9-pounder propels Rose to day-two lead
28.Mar.2014 by Curtis Niedermier
Weathermen lie, but Mother Nature never does.
Her power was on display on day two of the Walmart FLW Tour event on Sam Rayburn Reservoir presented by Chevy. Forecasts called for a gloomy, potentially stormy day. But other than a light mist at takeoff and a dense fog that hung around until mid-morning, the weatherman couldn’t have been more wrong.
By lunchtime, sunshine and slick conditions spread across Sam Rayburn. The bass responded quickly by repositioning deeper into shallow cover and, in some areas, heading for the bank to answer nature’s spawning call.
The pros atop the day-two standings experienced mixed results. For some, the bite was better and should continue to improve over the weekend with more warm weather expected. For others, it was a day of scrambling and grinding, trying to make the most of what their primary areas had left.
Topping the list at the halfway mark is Walmart pro Mark Rose. He followed up a first-day catch of 23 pounds, 14 ounces with 19 pounds, 2 ounces for a qualifying-round total of 43 pounds.
On day one, Rose had the exact conditions he wanted: windy and cloudy. Though he took over the lead, the Arkansas pro indicated that today was a struggle. Fishing in the sun, he caught only seven fish and cobbled together one of the stranger limits we’ve seen on Tour this season, at least from a tournament leader. It included a 12-inch spotted bass and a brutish 9-pound largemouth.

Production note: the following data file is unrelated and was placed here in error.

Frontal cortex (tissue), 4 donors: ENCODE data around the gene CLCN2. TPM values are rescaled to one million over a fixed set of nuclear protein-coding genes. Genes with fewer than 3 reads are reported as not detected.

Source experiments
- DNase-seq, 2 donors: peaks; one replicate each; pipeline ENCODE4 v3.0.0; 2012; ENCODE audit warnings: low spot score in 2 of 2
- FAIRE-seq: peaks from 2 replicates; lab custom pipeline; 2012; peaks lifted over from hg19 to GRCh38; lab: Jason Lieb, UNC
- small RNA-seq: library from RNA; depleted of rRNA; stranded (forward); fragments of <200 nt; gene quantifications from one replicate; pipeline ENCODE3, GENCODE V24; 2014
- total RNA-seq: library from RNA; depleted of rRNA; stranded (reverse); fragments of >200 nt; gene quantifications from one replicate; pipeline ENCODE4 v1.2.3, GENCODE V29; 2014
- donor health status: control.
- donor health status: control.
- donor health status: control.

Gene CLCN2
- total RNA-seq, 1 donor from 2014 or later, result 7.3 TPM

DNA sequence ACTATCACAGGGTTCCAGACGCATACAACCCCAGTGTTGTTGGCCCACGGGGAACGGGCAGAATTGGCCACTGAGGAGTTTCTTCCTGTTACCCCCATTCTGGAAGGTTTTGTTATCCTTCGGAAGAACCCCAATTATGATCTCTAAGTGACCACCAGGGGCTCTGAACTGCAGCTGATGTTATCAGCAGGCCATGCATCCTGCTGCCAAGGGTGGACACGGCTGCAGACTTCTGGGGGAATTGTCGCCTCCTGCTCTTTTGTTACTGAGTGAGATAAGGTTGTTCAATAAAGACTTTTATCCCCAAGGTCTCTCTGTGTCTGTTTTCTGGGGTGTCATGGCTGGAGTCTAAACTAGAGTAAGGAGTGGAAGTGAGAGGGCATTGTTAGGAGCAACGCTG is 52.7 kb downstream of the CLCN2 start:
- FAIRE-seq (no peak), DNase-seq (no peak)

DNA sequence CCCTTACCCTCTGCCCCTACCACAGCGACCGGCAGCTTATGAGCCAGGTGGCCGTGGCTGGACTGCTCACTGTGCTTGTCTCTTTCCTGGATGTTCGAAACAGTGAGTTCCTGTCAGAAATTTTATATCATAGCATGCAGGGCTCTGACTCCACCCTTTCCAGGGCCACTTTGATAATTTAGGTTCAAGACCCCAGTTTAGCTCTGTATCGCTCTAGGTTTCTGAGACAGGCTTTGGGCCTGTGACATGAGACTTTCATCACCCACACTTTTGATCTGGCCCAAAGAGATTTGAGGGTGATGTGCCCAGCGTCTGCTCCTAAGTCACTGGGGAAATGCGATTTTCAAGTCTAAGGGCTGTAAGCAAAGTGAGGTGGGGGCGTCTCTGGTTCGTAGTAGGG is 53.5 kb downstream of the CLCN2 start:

“I was really blessed to get that one big bite,” Rose said. “If I had wind and clouds, I could catch them. I just can’t get them to bite the same in the sun. I’m fishing the outside and inside edges of grass lines, and when it’s like this [sunny] they move into the grass. I’m not a grass fisherman.”
Rose indicated that he’s fishing away from the bank, targeting what most would consider mid-depth areas for this derby, and that his limit was mostly postspawn bass.
Yesterday, Rose relied on two primary lures, but he expanded a bit today and used a variety of soft plastics, a crankbait and a Strike King Red Eye Shad lipless crankbait.
Many reports from the water indicate that the bass are making a strong push to the banks to spawn. Some pros are looking at the weekend as an opportunity to make a move. For Rose, it could be a grind to get to the podium.
“I’ll look at my depth finder, but I won’t be looking at them on the bank,” Rose said when asked if he’d go sight-fishing if the bass hit the banks with force. “I’m pretty committed [to what I’m doing]. I might have to adapt a little better and get in the grass and learn how to catch them.”